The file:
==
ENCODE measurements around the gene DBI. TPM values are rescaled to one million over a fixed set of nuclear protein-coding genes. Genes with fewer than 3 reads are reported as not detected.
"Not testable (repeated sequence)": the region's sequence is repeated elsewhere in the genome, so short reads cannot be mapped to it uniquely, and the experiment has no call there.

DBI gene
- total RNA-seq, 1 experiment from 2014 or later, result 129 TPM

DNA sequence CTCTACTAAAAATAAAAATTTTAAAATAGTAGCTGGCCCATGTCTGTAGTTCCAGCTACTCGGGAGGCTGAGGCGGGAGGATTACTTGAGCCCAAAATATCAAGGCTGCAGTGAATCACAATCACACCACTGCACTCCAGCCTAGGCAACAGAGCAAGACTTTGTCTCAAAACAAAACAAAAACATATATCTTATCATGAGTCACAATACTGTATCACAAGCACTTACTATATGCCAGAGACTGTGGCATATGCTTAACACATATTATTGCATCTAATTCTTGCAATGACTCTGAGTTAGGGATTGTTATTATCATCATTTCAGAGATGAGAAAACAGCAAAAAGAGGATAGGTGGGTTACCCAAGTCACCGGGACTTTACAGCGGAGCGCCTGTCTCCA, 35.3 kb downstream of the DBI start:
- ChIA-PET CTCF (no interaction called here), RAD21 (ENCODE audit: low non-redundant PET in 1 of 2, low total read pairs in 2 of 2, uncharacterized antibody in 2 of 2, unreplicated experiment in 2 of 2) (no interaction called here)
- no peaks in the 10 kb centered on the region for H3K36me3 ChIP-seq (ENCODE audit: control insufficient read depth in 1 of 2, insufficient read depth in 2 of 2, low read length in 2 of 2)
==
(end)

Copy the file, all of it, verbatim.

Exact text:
ENCODE measurements around the gene DBI. TPM values are rescaled to one million over a fixed set of nuclear protein-coding genes. Genes with fewer than 3 reads are reported as not detected.
"Not testable (repeated sequence)": the region's sequence is repeated elsewhere in the genome, so short reads cannot be mapped to it uniquely, and the experiment has no call there.

DBI gene
- total RNA-seq, 1 experiment from 2014 or later, result 129 TPM

DNA sequence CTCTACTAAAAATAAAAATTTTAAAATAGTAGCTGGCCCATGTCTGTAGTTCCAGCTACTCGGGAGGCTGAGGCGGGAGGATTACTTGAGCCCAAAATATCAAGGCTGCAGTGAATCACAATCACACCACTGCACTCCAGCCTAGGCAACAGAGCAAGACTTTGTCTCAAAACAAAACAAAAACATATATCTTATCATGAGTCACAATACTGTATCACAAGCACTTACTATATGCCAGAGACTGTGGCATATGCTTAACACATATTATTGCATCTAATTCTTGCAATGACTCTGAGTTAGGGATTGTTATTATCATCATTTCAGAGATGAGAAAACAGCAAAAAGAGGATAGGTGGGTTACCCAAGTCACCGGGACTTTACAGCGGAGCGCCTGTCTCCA, 35.3 kb downstream of the DBI start:
- ChIA-PET CTCF (no interaction called here), RAD21 (ENCODE audit: low non-redundant PET in 1 of 2, low total read pairs in 2 of 2, uncharacterized antibody in 2 of 2, unreplicated experiment in 2 of 2) (no interaction called here)
- no peaks in the 10 kb centered on the region for H3K36me3 ChIP-seq (ENCODE audit: control insufficient read depth in 1 of 2, insufficient read depth in 2 of 2, low read length in 2 of 2)